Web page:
As time goes on and Thomasina becomes haunted by strange dreams and flashbacks of her past alongside some disturbing encounters in Bewlay, the cosmic horror elements of Hob's Barrow slowly come to the forefront, leading to the game's harrowing conclusion. With a recent resurgence of the point-and-click genre, this game is a great example of how to do the style justice. Although it's occasionally stifled by less-than-stellar quests, the overall storytelling, acting, and general ambiance of The Excavation of Hob's Barrows make it well worth a player's time.
Dwarven Skykeep prides itself on being incredibly hard to master, which is either a pro or con depending on the player. The game only has two difficulty levels, the lowest of which is Hard, and levels are meant to largely require multiple tries prior to victory. The game's boss battles are particularly challenging, which means they also provide a solid sense of satisfaction once beaten. Dwarven Skykeep is definitely best for RTS and tower defense fans, as it includes more of these elements in its moment-to-moment gameplay than it does deckbuilding, and certainly isn't for those who prefer the ability to adjust a game's challenge. While Dwarven Skykeep doesn't deeply reinvent any of the genres it borrows from, the way it combines them is very worthwhile, and alongside a silly and entertaining - albeit simple - storyline, Dwarven Skykeep comes off quite well-rounded and enjoyable.
Wobbledogs isn't perfect, and players looking for an incredibly involved pet simulator or a sandbox game with satisfying crafting loops will likely be disappointed. However, for those who don't mind a more idle playstyle, Wobbledogs offers a strange, charming experience, albeit a fairly simple one both in terms of its graphics and gameplay. The game's gut flora and breeding mechanics are fun to experiment with, whether players are setting out to simply make the cutest pup or test the game's laws of nature. While the game might not scratch the itch of a player looking for an involved pet simulator, Wobbledogs is a great source of silly, open-ended, sandbox fun.
Harvestella is a game full of immersive environments, beautiful music, and an engaging and meaningful narrative for both its world and main characters, which is enough to redeem the game's more mediocre elements. There are several areas of Harvestella, like it farming, animations, and social simulation elements that would have greatly benefited from more depth and care put into them, but despite these flaws the game manages to be incredibly addictive. It's easier to notice these issues when comparing Harvestella to games like Rune Factory, but standing on its own Harvestella is a fairly strong title that's worth players' time. It may not be perfect, but it's very easy for players to fall into a "just one more day" loop in Harvestella nonetheless as they uncover the mysteries of its universe.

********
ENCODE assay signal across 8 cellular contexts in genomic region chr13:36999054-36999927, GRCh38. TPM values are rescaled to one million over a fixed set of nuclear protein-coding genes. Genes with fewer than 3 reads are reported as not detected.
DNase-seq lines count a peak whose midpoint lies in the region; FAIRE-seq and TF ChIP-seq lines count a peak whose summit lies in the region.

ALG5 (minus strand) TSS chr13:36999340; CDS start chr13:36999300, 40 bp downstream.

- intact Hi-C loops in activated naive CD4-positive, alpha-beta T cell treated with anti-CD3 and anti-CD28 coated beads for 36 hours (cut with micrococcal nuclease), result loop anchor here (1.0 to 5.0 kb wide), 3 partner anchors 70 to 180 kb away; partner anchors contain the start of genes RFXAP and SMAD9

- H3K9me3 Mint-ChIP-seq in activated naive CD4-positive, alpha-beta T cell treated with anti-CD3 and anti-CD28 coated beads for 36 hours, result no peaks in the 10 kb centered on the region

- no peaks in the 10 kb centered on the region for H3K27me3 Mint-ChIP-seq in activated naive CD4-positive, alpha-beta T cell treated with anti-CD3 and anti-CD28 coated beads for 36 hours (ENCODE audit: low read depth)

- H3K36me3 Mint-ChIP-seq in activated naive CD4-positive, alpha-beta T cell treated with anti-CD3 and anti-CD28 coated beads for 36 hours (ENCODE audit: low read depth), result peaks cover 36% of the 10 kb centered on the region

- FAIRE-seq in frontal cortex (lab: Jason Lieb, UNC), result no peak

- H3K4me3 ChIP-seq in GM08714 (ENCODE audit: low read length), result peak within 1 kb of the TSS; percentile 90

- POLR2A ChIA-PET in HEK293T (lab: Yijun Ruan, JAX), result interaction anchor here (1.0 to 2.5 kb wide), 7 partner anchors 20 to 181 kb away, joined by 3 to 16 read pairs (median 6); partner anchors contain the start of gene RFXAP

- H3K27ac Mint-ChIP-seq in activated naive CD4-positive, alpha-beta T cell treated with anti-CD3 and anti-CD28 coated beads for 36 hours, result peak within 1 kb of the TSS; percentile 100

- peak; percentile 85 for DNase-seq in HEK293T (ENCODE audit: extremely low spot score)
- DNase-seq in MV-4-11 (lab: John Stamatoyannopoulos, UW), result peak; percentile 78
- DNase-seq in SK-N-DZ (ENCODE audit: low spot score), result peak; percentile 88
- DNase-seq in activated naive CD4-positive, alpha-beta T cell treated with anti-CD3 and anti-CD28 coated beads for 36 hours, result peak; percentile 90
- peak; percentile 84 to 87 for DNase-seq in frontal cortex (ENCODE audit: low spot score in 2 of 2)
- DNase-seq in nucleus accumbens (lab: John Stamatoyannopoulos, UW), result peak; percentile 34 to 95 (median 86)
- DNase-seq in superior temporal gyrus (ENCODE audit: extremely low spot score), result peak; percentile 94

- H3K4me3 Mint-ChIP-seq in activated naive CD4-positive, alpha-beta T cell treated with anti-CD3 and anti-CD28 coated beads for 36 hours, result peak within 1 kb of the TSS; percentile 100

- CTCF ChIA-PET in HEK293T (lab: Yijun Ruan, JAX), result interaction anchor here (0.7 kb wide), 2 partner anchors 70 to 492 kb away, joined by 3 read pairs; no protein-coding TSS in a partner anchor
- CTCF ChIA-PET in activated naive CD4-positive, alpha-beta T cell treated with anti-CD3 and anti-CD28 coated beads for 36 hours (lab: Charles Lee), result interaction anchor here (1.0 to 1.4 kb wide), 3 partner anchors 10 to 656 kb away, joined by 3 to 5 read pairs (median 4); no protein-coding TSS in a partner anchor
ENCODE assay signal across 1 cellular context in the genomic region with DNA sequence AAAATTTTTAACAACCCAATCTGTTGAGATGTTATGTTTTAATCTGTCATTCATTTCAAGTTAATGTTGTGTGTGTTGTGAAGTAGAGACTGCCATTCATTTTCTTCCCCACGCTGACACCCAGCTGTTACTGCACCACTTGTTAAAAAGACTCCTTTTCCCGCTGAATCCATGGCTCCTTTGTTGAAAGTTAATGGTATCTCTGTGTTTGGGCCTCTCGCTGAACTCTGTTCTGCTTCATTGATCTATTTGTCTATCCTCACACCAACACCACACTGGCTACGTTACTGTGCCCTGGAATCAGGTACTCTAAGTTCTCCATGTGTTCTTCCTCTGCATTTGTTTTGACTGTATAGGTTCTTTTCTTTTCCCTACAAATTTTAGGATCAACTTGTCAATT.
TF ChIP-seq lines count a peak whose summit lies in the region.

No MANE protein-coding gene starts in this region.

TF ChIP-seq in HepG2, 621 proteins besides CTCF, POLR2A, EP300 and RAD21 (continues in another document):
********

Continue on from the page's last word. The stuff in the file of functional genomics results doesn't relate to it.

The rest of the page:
Though Rusty Lake: The Past Within has many of the same themes of a horror video game, it's not an outright scary title. Its cartoony graphics make sure that nothing ever gets too disturbing, and some moments meant to be spooky actually look quite silly, but the game's soundtrack does a good job of setting a generally eerie tone throughout. The Past Within is quite short, with its two chapters clocking in at about two hours total, although there is some replayability to be had via the ability to choose between "Butterfly" or "Bee" mode, which changes the answers to the puzzles. Overall, at the price of only a few dollars, Rusty Lake: The Past Within will likely be a worthwhile enough experience for long-time fans of the series, but players not familiar with the story or those seeking a challenge should look elsewhere.
While players shouldn't go into Monorail Stories expecting a Telltale Games-level of branching storylines, it's a simple and charming title that despite its elements of conflict is an overall relaxing player experience. The replay aspect of the game ensures nothing ever feels too high stakes - if players make a mistake, they can simply readjust their approach the next time around. While the repeated playthrough element may not be for everyone, it's an interesting concept that's easy for players to jump into for short play sessions. Although sometimes repetitive, Monorail Stories tells a mostly engaging and charming story that seems to have a bright future ahead of it.
If players are looking for a sandbox game where they plan to solely focus on building, Hokko Life may be the answer. The customizable crafting elements of the game are strong, and players can even share their designs with other players online in the game's city center. However, if players are looking for a new life simulation experience, Hokko Life will likely not provide the depth or addicting fun they're looking for.